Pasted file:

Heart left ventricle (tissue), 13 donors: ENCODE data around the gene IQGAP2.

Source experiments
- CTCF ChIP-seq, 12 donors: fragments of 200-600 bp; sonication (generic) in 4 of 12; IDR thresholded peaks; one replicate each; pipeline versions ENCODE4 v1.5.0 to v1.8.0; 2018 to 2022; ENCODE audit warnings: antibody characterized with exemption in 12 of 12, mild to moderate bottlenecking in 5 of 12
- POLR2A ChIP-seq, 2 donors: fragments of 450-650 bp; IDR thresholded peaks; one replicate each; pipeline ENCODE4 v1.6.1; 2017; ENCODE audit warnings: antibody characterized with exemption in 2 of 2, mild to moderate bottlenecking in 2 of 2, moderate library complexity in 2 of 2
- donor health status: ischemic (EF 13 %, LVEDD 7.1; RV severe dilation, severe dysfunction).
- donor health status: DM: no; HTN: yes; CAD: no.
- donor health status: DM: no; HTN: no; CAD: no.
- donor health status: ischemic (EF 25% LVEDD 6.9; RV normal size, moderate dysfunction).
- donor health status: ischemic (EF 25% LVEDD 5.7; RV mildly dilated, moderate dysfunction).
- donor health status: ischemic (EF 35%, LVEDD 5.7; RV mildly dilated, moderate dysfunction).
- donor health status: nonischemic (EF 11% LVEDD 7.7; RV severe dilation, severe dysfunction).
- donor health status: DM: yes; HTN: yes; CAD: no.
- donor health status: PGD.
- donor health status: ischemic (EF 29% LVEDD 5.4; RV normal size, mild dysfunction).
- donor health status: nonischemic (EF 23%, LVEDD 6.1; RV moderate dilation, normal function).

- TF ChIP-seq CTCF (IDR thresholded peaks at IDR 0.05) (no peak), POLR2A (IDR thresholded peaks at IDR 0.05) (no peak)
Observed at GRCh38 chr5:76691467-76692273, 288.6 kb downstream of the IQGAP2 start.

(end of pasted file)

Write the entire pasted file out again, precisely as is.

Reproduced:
Heart left ventricle (tissue), 13 donors: ENCODE data around the gene IQGAP2.

Source experiments
- CTCF ChIP-seq, 12 donors: fragments of 200-600 bp; sonication (generic) in 4 of 12; IDR thresholded peaks; one replicate each; pipeline versions ENCODE4 v1.5.0 to v1.8.0; 2018 to 2022; ENCODE audit warnings: antibody characterized with exemption in 12 of 12, mild to moderate bottlenecking in 5 of 12
- POLR2A ChIP-seq, 2 donors: fragments of 450-650 bp; IDR thresholded peaks; one replicate each; pipeline ENCODE4 v1.6.1; 2017; ENCODE audit warnings: antibody characterized with exemption in 2 of 2, mild to moderate bottlenecking in 2 of 2, moderate library complexity in 2 of 2
- donor health status: ischemic (EF 13 %, LVEDD 7.1; RV severe dilation, severe dysfunction).
- donor health status: DM: no; HTN: yes; CAD: no.
- donor health status: DM: no; HTN: no; CAD: no.
- donor health status: ischemic (EF 25% LVEDD 6.9; RV normal size, moderate dysfunction).
- donor health status: ischemic (EF 25% LVEDD 5.7; RV mildly dilated, moderate dysfunction).
- donor health status: ischemic (EF 35%, LVEDD 5.7; RV mildly dilated, moderate dysfunction).
- donor health status: nonischemic (EF 11% LVEDD 7.7; RV severe dilation, severe dysfunction).
- donor health status: DM: yes; HTN: yes; CAD: no.
- donor health status: PGD.
- donor health status: ischemic (EF 29% LVEDD 5.4; RV normal size, mild dysfunction).
- donor health status: nonischemic (EF 23%, LVEDD 6.1; RV moderate dilation, normal function).

- TF ChIP-seq CTCF (IDR thresholded peaks at IDR 0.05) (no peak), POLR2A (IDR thresholded peaks at IDR 0.05) (no peak)
Observed at GRCh38 chr5:76691467-76692273, 288.6 kb downstream of the IQGAP2 start.